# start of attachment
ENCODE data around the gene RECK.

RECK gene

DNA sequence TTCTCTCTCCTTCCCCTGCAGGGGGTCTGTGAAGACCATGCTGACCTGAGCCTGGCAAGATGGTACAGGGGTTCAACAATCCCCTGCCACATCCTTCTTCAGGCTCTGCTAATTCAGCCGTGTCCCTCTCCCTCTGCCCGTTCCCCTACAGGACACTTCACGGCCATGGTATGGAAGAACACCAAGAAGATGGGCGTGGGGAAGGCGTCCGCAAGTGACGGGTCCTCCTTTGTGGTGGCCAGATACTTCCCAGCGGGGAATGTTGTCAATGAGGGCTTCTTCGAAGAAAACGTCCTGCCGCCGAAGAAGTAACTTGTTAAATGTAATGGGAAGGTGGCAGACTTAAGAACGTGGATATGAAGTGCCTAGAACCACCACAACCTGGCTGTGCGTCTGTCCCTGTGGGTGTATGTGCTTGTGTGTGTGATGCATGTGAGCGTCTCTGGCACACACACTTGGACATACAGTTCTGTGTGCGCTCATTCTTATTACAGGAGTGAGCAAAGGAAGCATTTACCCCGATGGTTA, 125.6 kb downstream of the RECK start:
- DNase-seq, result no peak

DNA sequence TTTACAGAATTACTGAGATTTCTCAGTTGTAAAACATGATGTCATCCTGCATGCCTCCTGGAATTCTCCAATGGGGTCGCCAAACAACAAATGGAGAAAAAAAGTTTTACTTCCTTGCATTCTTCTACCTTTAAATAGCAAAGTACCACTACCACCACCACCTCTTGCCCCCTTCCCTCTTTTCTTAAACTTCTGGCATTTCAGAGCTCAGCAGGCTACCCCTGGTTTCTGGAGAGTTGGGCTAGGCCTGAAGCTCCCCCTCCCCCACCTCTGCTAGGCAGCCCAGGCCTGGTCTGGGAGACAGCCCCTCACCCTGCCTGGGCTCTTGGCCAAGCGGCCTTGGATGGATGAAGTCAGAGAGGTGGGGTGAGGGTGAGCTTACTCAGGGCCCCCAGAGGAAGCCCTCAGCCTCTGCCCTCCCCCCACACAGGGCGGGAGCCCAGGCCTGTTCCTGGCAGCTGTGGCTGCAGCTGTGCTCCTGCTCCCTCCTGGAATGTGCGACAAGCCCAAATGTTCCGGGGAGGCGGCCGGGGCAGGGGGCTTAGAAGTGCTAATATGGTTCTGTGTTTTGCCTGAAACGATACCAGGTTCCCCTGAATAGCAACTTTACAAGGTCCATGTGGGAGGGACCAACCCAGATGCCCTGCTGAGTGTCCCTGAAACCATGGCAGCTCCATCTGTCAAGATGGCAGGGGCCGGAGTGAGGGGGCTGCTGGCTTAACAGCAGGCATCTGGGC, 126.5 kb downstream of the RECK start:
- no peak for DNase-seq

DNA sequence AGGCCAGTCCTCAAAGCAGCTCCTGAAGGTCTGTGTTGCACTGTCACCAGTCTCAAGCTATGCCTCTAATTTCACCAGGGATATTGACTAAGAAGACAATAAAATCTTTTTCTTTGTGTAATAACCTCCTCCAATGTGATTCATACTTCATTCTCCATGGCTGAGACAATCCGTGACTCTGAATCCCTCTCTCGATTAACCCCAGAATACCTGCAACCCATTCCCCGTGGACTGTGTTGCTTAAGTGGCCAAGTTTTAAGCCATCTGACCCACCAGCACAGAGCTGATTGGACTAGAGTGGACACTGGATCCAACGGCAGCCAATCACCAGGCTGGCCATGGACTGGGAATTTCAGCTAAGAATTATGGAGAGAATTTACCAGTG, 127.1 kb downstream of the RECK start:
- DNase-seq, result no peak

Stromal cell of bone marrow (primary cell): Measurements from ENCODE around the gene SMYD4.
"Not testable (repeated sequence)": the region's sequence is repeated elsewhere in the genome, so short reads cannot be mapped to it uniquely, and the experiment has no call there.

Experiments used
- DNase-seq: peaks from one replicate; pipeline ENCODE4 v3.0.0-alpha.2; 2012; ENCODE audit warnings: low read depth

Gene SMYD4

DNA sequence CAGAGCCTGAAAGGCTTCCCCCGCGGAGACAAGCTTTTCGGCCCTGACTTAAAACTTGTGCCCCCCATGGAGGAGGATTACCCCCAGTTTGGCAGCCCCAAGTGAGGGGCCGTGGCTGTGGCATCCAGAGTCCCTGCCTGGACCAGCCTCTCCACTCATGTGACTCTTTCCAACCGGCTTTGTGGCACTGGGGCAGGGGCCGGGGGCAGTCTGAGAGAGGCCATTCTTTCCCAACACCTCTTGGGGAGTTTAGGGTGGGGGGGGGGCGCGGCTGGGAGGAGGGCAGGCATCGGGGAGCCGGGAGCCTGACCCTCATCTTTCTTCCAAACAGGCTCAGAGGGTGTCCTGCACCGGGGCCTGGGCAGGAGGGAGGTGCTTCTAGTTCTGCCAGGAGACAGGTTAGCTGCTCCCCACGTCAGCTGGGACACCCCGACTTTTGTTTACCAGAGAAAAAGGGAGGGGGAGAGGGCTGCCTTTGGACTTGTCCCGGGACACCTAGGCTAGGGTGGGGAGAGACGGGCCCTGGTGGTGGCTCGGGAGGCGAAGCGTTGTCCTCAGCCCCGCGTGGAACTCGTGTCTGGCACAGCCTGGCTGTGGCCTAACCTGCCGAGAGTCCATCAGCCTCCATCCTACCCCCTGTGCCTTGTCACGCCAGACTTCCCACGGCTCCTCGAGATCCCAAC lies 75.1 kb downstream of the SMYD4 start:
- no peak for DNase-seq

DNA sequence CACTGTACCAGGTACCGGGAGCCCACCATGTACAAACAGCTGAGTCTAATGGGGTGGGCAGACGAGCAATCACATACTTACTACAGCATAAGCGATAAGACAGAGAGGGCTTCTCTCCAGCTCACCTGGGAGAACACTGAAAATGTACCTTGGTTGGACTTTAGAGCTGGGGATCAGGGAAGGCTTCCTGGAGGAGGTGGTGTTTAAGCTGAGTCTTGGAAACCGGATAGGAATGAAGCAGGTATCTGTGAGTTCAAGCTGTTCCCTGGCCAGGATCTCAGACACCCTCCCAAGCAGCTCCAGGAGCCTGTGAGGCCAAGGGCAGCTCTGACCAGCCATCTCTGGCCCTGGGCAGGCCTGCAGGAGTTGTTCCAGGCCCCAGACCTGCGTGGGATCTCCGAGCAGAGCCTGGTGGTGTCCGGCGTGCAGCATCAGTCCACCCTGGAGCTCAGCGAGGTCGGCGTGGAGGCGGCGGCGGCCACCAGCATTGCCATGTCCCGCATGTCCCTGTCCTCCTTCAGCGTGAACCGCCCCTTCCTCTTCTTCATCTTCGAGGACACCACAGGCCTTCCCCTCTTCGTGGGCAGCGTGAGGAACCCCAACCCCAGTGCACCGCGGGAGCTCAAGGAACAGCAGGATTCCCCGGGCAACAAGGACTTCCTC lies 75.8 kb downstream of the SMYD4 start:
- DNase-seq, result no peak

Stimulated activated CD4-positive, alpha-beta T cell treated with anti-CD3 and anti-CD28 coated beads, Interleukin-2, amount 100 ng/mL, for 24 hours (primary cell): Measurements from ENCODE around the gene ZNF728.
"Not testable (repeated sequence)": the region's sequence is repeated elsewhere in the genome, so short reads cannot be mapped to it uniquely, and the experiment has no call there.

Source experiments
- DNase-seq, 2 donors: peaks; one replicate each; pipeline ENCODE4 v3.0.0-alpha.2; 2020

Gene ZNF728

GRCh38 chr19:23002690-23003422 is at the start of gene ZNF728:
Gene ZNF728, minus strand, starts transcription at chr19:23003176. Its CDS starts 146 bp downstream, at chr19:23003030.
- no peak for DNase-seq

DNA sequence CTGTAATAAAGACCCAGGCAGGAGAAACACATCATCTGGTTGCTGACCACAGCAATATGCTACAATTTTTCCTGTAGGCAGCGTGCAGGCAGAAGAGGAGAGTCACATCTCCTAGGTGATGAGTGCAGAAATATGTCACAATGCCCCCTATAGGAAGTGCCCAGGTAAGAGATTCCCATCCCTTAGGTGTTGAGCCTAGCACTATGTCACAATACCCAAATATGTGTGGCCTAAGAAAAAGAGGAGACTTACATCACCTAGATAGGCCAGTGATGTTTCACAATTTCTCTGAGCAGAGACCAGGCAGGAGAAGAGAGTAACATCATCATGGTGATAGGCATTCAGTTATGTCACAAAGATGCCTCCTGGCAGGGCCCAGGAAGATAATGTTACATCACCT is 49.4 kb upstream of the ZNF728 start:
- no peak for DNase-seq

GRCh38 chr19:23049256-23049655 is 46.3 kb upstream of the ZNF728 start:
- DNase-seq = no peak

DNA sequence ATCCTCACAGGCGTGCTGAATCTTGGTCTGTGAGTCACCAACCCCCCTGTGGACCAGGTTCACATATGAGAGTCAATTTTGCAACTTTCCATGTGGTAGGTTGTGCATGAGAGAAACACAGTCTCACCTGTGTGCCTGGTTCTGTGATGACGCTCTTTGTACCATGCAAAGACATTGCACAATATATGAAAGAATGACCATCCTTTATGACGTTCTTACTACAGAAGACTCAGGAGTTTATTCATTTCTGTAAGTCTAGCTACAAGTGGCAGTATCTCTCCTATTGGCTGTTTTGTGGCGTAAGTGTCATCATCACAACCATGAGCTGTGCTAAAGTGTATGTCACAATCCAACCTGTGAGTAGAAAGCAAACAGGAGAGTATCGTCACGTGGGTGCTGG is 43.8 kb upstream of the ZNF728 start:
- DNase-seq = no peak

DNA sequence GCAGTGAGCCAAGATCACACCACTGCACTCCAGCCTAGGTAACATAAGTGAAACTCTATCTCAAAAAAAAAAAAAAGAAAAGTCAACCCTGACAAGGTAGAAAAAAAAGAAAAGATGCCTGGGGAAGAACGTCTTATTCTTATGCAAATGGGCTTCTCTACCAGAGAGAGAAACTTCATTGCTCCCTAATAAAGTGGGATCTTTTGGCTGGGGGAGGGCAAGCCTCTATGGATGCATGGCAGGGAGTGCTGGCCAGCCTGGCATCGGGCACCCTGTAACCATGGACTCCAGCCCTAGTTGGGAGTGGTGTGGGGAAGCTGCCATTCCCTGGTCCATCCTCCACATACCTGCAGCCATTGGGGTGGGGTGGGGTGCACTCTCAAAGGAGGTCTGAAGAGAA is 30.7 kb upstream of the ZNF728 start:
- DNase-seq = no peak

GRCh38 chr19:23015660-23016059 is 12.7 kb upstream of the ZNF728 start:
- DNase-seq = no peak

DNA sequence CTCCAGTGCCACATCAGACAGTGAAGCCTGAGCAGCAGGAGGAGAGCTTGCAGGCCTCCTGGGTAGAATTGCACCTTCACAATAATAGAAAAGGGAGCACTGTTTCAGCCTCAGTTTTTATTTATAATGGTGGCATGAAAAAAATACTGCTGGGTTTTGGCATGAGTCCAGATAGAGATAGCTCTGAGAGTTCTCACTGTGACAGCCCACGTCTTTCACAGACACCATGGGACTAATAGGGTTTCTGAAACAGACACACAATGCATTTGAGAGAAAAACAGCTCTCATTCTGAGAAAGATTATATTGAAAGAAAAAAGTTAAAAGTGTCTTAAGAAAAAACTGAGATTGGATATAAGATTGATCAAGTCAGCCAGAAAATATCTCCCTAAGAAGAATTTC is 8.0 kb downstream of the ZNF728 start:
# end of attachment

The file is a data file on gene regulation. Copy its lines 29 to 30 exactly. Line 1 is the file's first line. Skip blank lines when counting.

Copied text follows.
- DNase-seq = no peak

DNA sequence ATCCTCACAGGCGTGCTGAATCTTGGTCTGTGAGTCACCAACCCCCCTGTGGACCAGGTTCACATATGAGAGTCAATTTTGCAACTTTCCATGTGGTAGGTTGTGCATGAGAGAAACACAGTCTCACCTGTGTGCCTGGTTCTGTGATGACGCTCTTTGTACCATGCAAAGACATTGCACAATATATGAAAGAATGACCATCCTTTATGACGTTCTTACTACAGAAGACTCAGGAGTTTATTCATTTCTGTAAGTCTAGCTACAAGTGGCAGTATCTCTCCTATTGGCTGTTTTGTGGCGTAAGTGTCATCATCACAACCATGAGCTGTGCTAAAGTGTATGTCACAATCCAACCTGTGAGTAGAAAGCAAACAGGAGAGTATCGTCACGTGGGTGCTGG is 43.8 kb upstream of the ZNF728 start: